Beaufort NC and Area Attractions

Beaufort Historic Site  
100 Block of Turner Street 728-5225 
      The Beaufort Historical Association was formed in 1960. It was slow to grow, but eventually a small group, with a vision for preserving, raised money to purchase and move the historic buildings to the "restoration grounds," as it was called. Today the two-acre site depicts late-18th and early-to-mid 19th century life in Beaufort, including ten buildings, six authentically restored. Buildings include the 1796 Carteret County Courthouse, the 1829 Jail, 1859 Apothecary and the Rustull House (Mattie King Gallery). Living history demonstrations and guided tours describe the lifestyles, customs and architecture unique to the area. The site is open to the public year round.


North Carolina Maritime Museum 
315 Front Street 728-7317
     The North Carolina Maritime Museum in Beaufort collects, preserves, researches, documents, and interprets the maritime history, culture and environment of coastal North Carolina.
     Originally a small museum on Turner Street, known then as the Hampton Mariners Museum, by the late 1970s, Harvey and Evelyn Smith had become strong supporters. Smith owned and operated one of the largest Menhaden fishing and processing businesses in the country. Smith's menhaden fleets operated up and down the coast, and in South America. Over the years he had collected numerous ship models and other seafaring memorabilia and hoped to build a museum. In 1980, after her husband's death, Mrs. Smith donated the property on Front Street. Mrs. Smith offered curator Charles McNeill anything the museum could use from her husband's extensive maritime collection. Late in 1984, the State General Assembly authorized a name change, and the museum became the North Carolina Maritime Museum.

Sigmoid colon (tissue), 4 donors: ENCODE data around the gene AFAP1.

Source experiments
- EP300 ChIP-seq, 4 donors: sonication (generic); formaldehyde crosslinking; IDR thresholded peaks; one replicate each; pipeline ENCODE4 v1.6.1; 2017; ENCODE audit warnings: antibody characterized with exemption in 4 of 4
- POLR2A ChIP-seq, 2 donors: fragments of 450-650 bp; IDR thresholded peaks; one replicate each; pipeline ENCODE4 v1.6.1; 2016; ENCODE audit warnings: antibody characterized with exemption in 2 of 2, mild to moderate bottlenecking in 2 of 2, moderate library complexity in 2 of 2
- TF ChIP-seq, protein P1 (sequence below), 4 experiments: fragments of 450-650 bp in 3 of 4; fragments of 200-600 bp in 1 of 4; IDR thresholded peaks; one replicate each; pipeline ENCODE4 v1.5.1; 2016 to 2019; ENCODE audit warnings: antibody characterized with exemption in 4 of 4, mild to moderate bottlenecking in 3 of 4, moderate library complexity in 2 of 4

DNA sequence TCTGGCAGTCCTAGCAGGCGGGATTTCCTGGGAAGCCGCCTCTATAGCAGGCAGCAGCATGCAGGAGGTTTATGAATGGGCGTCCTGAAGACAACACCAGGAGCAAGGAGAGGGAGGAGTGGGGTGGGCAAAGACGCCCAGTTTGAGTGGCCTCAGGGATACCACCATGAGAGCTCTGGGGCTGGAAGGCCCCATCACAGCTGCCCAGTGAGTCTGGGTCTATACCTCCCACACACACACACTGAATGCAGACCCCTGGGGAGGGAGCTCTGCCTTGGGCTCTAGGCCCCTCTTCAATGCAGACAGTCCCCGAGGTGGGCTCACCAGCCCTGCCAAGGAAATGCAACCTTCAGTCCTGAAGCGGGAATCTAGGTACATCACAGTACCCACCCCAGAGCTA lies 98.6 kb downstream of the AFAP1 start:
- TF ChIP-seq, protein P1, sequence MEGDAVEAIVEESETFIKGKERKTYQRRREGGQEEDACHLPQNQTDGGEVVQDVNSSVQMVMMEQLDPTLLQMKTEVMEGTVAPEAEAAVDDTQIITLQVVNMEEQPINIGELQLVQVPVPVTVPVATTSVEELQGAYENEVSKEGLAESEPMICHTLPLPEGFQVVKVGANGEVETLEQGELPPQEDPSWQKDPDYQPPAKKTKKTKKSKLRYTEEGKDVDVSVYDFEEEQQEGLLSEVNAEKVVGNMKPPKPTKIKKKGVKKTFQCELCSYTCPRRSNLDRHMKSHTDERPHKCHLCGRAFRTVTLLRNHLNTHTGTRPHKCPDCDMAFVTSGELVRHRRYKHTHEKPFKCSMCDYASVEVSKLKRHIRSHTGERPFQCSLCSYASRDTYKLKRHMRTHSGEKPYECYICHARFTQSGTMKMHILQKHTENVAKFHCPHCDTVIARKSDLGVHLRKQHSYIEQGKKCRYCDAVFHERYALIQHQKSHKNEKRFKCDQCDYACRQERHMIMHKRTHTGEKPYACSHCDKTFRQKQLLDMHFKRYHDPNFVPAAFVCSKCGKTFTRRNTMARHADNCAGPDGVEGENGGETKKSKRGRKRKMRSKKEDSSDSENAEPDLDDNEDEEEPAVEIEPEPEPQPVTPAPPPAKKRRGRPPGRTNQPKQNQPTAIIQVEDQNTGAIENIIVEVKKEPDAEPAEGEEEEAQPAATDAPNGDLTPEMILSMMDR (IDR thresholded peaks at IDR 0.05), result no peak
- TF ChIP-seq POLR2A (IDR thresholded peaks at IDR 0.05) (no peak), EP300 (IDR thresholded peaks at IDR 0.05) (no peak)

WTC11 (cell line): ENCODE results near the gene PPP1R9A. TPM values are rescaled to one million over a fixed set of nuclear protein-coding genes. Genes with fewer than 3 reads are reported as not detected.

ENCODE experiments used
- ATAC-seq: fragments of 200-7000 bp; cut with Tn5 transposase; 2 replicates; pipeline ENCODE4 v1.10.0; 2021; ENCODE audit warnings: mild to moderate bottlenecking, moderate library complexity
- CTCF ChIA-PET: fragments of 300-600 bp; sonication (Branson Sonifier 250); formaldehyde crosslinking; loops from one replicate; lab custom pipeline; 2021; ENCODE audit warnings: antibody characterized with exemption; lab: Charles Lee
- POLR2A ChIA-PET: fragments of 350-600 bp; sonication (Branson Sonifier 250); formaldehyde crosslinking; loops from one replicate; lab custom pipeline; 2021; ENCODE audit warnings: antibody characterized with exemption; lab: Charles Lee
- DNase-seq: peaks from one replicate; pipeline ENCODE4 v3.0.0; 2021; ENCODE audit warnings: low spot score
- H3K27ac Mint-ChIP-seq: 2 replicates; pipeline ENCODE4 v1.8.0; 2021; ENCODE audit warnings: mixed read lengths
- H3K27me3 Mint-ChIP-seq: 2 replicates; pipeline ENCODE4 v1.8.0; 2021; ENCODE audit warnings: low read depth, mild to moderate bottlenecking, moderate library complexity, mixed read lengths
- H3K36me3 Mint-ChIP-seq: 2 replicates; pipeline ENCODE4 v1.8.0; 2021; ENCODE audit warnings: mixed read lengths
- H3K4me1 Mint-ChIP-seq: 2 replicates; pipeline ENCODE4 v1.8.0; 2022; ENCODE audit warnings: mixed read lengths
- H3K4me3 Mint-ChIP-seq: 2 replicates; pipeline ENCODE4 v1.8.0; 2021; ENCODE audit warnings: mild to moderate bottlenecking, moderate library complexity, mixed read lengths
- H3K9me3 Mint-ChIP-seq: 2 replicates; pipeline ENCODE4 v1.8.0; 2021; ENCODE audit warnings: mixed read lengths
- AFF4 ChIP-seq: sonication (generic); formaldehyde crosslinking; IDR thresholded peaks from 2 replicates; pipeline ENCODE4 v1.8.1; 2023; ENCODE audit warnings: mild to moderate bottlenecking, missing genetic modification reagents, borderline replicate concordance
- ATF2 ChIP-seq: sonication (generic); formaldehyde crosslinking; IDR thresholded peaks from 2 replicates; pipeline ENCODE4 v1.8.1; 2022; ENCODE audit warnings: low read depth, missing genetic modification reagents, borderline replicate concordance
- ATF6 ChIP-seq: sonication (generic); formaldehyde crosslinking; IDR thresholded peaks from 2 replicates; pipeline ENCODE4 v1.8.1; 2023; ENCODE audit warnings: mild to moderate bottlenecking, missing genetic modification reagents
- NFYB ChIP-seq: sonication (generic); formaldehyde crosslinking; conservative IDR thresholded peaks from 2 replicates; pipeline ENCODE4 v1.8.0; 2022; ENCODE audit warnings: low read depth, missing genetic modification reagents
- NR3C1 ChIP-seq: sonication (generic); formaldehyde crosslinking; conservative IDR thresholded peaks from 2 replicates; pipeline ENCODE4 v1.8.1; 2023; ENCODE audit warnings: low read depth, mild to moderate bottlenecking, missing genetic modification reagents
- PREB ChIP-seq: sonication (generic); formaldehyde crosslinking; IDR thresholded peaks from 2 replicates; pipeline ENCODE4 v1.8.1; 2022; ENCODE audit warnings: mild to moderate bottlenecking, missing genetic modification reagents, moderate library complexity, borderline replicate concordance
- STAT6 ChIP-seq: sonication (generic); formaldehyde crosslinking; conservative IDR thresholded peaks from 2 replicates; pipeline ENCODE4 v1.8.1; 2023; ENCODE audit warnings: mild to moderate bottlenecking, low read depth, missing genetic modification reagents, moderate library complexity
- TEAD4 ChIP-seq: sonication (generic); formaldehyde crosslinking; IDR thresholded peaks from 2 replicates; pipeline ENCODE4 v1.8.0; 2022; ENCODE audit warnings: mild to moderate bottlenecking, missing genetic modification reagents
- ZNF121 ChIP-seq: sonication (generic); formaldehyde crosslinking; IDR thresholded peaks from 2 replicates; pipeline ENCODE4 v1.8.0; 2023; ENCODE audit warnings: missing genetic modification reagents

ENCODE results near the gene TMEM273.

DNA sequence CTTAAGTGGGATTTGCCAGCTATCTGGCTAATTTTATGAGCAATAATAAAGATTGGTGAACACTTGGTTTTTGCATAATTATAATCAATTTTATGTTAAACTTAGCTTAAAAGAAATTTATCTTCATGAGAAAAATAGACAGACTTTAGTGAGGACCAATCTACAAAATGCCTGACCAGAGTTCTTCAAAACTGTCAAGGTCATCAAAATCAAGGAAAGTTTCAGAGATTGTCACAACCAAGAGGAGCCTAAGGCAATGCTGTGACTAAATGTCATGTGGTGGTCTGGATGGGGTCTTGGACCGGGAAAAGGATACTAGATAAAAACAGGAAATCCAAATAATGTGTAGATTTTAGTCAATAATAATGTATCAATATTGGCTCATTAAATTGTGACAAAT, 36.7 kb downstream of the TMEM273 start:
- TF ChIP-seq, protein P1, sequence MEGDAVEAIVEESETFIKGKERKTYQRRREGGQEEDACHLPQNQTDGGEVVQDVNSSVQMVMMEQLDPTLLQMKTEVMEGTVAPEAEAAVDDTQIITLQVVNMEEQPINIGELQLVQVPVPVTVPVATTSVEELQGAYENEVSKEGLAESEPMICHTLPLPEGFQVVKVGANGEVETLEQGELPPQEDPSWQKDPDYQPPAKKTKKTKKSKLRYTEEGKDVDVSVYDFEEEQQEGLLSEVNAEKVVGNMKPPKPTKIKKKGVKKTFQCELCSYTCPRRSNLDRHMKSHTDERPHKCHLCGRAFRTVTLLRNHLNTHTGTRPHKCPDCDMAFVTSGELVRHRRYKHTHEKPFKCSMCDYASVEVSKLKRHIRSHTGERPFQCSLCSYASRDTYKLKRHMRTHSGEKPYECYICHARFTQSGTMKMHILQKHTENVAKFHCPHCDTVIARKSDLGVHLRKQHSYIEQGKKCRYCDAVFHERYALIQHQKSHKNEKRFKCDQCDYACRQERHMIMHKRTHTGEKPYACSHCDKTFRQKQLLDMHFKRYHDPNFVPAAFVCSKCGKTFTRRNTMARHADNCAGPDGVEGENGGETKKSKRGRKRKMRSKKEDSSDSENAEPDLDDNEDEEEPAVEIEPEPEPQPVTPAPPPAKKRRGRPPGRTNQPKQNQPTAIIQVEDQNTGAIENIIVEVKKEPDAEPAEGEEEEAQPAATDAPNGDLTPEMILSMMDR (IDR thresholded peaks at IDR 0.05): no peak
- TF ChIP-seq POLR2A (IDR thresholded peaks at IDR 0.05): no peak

The museum officially opened on May 18, 1985. The style of the 18,000 square-foot, $2.5 million structure combined 19th century Beaufort architecture with early designs of US Lifesaving Service buildings.

     Visit the museum for a taste of coastal cultures and maritime history. Exhibits feature the state’s rich seafood industry, life-saving stations, lighthouses, sailboats and motorboats. The Museum is the official repository for artifacts from Blackbeard’s Queen Anne’s Revenge, which ran aground near Beaufort in 1718.

     Don't miss the Harvey Smith Watercraft Center

Photos courtesy David Sobotta
Old Burying Ground
400 Block of Ann Street 

     In June 1724, the trustees of the town of Beaufort deeded to the “wardens of the Parish of St. Johns and the rest of the Vestrymen,” Old Town Lot 91. This acquisition of land is the earliest date indicating the use of the present burying ground. Although the earliest legible date of death is 1756, many of the older markers have no dates or inscriptions are illegible.
     Surrounded by a concrete wall, with recessed panels between posts topped by simple spheres, the burying ground is shaded throughout by many gnarled old trees, notably live oaks whose branches are covered by resurrection ferns, which revive after each rain. It is crowded with markers of various designs, including table stones, obelisks and official military markers. The best known is that of Otway Burns, a naval hero in the War of 1812. His grave is marked by a large box-like stone; the top is embedded with a canon from his privateer Snap Dragon.      

     Many of the older graves have simple vertical cypress slabs—of some 17 designs in all, each with weathered, lichen-spotted texture. Another common grave treatment is the construction, in front of a stone marker, of a grave cover of brick, usually about two feet in height, which protects the grave from being washed out in the sandy soil. Some are rounded and some are of a gabled configuration, but all run the length of the coffin. These occur singly, but more frequently are lined up in family groups. Many of the family plots are surrounded by handsome wrought and cast-iron fences. Varying from simple stones to elaborate monuments with urns, figures and crosses, many are signed, providing a museum of the stonecutter’s art during the 18th and 19th centuries. Stones come from such places as Boston, Charleston, Brooklyn and Baltimore. From North Carolina only the port city of Wilmington is represented. There are some 200 stones from the pre-Civil War era, approximately 45 from the war period, about 150 from 1865 to 1900, and a few 20th-century markers.